i guess i dont understand why a baptism in the correct trinitarian formula by whoever would be a grave sin as long as the intention is to raise the child catholic?

im seeing the godparent issue as an impediment to the sacramental grace that my child would receive.

Godparents are not a conduit to Sacrmental grace and lack of godparents is not an impediment to sacramental grace.

You and your wife are both Catholic (now). Part of your responsibility to your children is to bring them to the Church as early as possible in their life. Getting them Baptized in a non-Catholic church doesn’t make them Catholic. They will be non-Catholic Christians being raised with Catholic faith traditions. To willfully keep them from the Church is grave matter.

You didn’t say how many kid or their ages. If they were Baptized non-Catholics under the age of reason when you entered the Church, they could have become Catholic with you. Now they will be going through a process to enter the Church as you did; in many parishes its called RCIC.

It is a grave sin because you are Catholic. I understand you and the wife are converts (welcome home!) so let’s approach it simply:

Being a Catholic is more than just “coming over” into a new Church, it means that you follow the Church and her teachings. One of those teachings is that as a member of the faithful you must follow the Churches laws and a number of those laws relate to how the faithful licitly receive the sacraments. When you illicitly baptise a child (by taking them to a Methodist Church, for example), you incur a grave sin by knowingly violating Church law. Your intention may be good, but the ends do not justify the means.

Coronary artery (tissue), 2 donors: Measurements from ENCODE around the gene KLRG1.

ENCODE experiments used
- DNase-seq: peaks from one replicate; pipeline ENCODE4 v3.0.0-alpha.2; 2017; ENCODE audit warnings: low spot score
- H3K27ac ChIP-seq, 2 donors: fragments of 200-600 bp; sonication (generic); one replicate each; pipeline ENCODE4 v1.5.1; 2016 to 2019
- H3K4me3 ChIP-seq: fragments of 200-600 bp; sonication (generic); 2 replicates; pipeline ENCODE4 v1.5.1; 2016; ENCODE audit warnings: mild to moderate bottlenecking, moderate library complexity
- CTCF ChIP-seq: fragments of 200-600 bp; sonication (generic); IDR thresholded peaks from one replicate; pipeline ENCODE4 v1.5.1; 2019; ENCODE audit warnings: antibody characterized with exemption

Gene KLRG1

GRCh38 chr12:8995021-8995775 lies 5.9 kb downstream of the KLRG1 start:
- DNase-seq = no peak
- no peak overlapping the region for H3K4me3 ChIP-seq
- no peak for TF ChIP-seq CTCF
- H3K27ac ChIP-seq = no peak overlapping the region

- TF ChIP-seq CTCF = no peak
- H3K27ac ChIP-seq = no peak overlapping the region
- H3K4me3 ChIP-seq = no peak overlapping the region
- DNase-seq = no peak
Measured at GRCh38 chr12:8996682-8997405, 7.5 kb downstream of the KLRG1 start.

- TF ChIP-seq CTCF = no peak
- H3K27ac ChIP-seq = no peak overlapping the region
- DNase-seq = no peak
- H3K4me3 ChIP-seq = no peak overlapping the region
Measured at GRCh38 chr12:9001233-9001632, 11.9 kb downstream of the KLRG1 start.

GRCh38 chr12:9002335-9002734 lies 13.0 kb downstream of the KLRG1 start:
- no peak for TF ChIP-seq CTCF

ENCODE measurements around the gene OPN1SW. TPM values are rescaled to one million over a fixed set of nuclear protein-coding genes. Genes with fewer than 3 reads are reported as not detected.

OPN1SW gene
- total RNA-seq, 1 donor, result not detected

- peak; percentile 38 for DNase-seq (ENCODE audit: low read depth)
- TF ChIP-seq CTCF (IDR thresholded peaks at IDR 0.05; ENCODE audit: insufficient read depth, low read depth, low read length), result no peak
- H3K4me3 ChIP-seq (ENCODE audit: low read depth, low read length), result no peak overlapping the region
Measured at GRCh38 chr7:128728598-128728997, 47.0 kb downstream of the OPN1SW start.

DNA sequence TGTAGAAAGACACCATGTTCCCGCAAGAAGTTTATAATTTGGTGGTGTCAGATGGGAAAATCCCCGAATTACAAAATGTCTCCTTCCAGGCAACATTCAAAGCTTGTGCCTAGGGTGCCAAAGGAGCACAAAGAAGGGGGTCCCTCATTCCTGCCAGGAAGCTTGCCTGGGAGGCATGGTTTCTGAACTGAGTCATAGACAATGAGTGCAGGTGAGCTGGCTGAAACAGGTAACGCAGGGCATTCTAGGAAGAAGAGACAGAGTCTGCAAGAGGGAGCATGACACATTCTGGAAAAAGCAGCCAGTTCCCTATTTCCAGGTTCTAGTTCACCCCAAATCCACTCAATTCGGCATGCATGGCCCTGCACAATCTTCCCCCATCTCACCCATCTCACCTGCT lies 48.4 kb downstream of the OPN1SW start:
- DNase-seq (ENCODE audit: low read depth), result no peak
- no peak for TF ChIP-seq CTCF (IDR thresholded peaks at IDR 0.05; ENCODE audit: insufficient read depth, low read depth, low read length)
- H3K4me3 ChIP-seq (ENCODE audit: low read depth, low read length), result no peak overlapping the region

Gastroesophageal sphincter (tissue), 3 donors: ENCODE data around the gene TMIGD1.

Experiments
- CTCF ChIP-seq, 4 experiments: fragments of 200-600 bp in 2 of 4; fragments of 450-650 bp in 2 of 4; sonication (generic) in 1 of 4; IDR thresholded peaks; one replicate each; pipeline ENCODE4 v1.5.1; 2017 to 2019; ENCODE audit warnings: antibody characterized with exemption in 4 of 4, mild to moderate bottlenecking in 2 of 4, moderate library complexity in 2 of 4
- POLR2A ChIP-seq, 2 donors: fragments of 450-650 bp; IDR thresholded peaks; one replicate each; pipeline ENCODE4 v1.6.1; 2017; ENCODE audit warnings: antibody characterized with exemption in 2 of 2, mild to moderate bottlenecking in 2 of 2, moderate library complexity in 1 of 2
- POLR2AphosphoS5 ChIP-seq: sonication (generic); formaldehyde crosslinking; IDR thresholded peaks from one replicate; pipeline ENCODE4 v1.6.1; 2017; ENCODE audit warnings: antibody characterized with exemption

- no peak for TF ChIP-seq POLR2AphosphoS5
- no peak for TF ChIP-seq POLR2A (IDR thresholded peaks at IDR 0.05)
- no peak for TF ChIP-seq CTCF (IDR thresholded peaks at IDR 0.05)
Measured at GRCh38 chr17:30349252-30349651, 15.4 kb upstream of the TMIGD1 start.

I agree that the sacramental grace your child will receive is being unduly delayed however when they receive that grace, don’t you want it to be in the fullness of faith the way the Jesus’ Church has ordained? Remember, when the Church speaks she does so with the full authority of God.

To be Catholic is also to accept the crosses He gives us and to bear wrongs patiently. I don’t understand they your Priest told you to “just meet people”, perhaps there is another Priest or Deacon you can talk to?

By the way, as converts, did you have a Confirmation Sponsor when you came into the Church? Did you convert in the city you are in or someplace else? Was there someone in RCIA with your or who taught RCIA that you might be able to reach out to as sponsors?

See Corki’s response above. If they are not baptized Catholic, they are not Catholic. They will have to go through RCIA (as you and your wife have probably done, praise GOD!!)

^my wife went to catholic school as a child and received first communion/reconciliation but hasnt been confirmed yet, the priest says she is catholic.

O.K… That helps.

Father is partially right. Your wife is Catholic although by not receiving Confirmation she is not fully a member of the Church. The sacrament of Confirmation is the 3rd of the Sacraments of Initiation (Baptism and Eucharist are the other two) and she should be working with the Priest or Director of Religious Education on receiving that Sacrament.

Zx - when you converted, did you go through RCIA and receive Reconcillation / Eucharist / Confirmation?

the Church asks that only the ordinary ministers of Baptism (bishop, priest, decon) perform baptism unless there is necessity (emergency situations). your situation is ordinary and thus you should follow what the Church asks.

not a good idea. while they may have valid baptism (i’m not sure which one has, that is why i said MAY), if you with to remain Catholic you should have your children baptized in the Catholic Rite

yes, you can do this. i think this is your best option. get a relative or a really good friend who even if they live far away, you know they are a good Catholic and is willing

some people may be honored by it. why not try asking if the Catechists from your parish is willing. but try #3 first